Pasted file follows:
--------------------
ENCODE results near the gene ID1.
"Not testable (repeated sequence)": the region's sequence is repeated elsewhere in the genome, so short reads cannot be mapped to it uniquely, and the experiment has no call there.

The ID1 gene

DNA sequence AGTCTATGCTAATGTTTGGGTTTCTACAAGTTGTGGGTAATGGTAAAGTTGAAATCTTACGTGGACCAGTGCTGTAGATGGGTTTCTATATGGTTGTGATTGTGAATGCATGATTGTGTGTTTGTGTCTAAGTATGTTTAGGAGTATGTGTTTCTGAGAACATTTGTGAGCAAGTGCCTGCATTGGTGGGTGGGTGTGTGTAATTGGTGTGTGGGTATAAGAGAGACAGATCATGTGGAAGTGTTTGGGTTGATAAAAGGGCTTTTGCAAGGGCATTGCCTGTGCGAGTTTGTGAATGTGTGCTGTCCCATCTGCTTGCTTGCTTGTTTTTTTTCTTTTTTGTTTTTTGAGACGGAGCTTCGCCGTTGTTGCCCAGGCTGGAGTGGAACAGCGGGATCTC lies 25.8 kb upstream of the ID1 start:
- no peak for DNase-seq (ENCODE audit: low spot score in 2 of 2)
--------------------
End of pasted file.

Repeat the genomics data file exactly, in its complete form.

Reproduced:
ENCODE results near the gene ID1.
"Not testable (repeated sequence)": the region's sequence is repeated elsewhere in the genome, so short reads cannot be mapped to it uniquely, and the experiment has no call there.

The ID1 gene

DNA sequence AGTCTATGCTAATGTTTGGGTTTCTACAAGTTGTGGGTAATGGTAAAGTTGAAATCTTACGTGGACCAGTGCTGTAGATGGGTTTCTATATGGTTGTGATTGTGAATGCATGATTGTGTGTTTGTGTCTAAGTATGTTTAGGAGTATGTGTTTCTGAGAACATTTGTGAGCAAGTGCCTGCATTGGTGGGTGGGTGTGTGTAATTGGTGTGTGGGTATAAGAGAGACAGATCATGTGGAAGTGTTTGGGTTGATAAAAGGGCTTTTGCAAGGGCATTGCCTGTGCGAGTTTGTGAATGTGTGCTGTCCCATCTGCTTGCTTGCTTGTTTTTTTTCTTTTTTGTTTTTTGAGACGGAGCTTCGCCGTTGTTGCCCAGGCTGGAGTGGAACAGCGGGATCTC lies 25.8 kb upstream of the ID1 start:
- no peak for DNase-seq (ENCODE audit: low spot score in 2 of 2)